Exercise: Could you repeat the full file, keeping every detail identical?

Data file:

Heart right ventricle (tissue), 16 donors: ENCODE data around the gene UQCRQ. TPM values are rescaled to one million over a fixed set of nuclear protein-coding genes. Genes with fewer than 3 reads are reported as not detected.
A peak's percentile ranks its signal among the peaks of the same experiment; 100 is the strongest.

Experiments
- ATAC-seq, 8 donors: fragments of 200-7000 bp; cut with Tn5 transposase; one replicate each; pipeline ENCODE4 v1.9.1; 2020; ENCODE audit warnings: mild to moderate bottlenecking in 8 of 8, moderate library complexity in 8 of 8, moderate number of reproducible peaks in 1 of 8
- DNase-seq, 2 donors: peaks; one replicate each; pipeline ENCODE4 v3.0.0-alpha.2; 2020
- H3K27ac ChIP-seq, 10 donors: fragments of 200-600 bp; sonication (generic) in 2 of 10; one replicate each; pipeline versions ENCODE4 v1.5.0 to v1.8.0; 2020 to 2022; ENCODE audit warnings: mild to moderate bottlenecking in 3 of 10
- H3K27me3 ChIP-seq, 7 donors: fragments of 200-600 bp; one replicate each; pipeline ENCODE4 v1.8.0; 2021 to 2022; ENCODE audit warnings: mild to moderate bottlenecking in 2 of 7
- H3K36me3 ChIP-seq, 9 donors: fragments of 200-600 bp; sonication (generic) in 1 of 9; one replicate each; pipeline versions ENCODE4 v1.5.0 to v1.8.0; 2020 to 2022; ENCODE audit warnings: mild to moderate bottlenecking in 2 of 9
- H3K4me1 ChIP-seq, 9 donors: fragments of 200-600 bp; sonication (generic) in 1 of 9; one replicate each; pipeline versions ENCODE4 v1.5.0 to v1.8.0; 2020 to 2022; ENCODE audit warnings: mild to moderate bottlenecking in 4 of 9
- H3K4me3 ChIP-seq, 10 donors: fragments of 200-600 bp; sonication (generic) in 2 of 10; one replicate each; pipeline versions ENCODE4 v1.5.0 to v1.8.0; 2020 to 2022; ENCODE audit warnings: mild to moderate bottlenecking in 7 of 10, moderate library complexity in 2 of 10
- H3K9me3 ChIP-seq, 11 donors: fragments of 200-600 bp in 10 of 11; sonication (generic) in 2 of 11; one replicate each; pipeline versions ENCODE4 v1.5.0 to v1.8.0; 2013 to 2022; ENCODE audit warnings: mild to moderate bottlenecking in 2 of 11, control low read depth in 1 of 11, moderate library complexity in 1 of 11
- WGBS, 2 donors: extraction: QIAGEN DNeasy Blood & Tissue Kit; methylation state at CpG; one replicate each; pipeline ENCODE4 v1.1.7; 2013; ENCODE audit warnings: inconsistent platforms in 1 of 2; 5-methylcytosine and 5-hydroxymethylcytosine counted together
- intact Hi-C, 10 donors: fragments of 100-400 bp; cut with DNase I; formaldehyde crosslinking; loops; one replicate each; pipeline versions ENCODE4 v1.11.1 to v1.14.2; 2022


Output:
Heart right ventricle (tissue), 16 donors: ENCODE data around the gene UQCRQ. TPM values are rescaled to one million over a fixed set of nuclear protein-coding genes. Genes with fewer than 3 reads are reported as not detected.
A peak's percentile ranks its signal among the peaks of the same experiment; 100 is the strongest.

Experiments
- ATAC-seq, 8 donors: fragments of 200-7000 bp; cut with Tn5 transposase; one replicate each; pipeline ENCODE4 v1.9.1; 2020; ENCODE audit warnings: mild to moderate bottlenecking in 8 of 8, moderate library complexity in 8 of 8, moderate number of reproducible peaks in 1 of 8
- DNase-seq, 2 donors: peaks; one replicate each; pipeline ENCODE4 v3.0.0-alpha.2; 2020
- H3K27ac ChIP-seq, 10 donors: fragments of 200-600 bp; sonication (generic) in 2 of 10; one replicate each; pipeline versions ENCODE4 v1.5.0 to v1.8.0; 2020 to 2022; ENCODE audit warnings: mild to moderate bottlenecking in 3 of 10
- H3K27me3 ChIP-seq, 7 donors: fragments of 200-600 bp; one replicate each; pipeline ENCODE4 v1.8.0; 2021 to 2022; ENCODE audit warnings: mild to moderate bottlenecking in 2 of 7
- H3K36me3 ChIP-seq, 9 donors: fragments of 200-600 bp; sonication (generic) in 1 of 9; one replicate each; pipeline versions ENCODE4 v1.5.0 to v1.8.0; 2020 to 2022; ENCODE audit warnings: mild to moderate bottlenecking in 2 of 9
- H3K4me1 ChIP-seq, 9 donors: fragments of 200-600 bp; sonication (generic) in 1 of 9; one replicate each; pipeline versions ENCODE4 v1.5.0 to v1.8.0; 2020 to 2022; ENCODE audit warnings: mild to moderate bottlenecking in 4 of 9
- H3K4me3 ChIP-seq, 10 donors: fragments of 200-600 bp; sonication (generic) in 2 of 10; one replicate each; pipeline versions ENCODE4 v1.5.0 to v1.8.0; 2020 to 2022; ENCODE audit warnings: mild to moderate bottlenecking in 7 of 10, moderate library complexity in 2 of 10
- H3K9me3 ChIP-seq, 11 donors: fragments of 200-600 bp in 10 of 11; sonication (generic) in 2 of 11; one replicate each; pipeline versions ENCODE4 v1.5.0 to v1.8.0; 2013 to 2022; ENCODE audit warnings: mild to moderate bottlenecking in 2 of 11, control low read depth in 1 of 11, moderate library complexity in 1 of 11
- WGBS, 2 donors: extraction: QIAGEN DNeasy Blood & Tissue Kit; methylation state at CpG; one replicate each; pipeline ENCODE4 v1.1.7; 2013; ENCODE audit warnings: inconsistent platforms in 1 of 2; 5-methylcytosine and 5-hydroxymethylcytosine counted together
- intact Hi-C, 10 donors: fragments of 100-400 bp; cut with DNase I; formaldehyde crosslinking; loops; one replicate each; pipeline versions ENCODE4 v1.11.1 to v1.14.2; 2022